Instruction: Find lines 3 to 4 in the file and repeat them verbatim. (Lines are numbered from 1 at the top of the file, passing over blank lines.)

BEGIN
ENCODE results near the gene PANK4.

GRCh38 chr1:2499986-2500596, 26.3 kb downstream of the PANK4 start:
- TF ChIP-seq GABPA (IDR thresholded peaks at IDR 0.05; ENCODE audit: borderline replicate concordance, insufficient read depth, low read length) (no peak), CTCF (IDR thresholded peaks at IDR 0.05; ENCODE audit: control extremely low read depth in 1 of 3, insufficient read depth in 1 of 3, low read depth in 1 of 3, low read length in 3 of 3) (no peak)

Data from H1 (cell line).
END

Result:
- TF ChIP-seq GABPA (IDR thresholded peaks at IDR 0.05; ENCODE audit: borderline replicate concordance, insufficient read depth, low read length) (no peak), CTCF (IDR thresholded peaks at IDR 0.05; ENCODE audit: control extremely low read depth in 1 of 3, insufficient read depth in 1 of 3, low read depth in 1 of 3, low read length in 3 of 3) (no peak)

Data from H1 (cell line).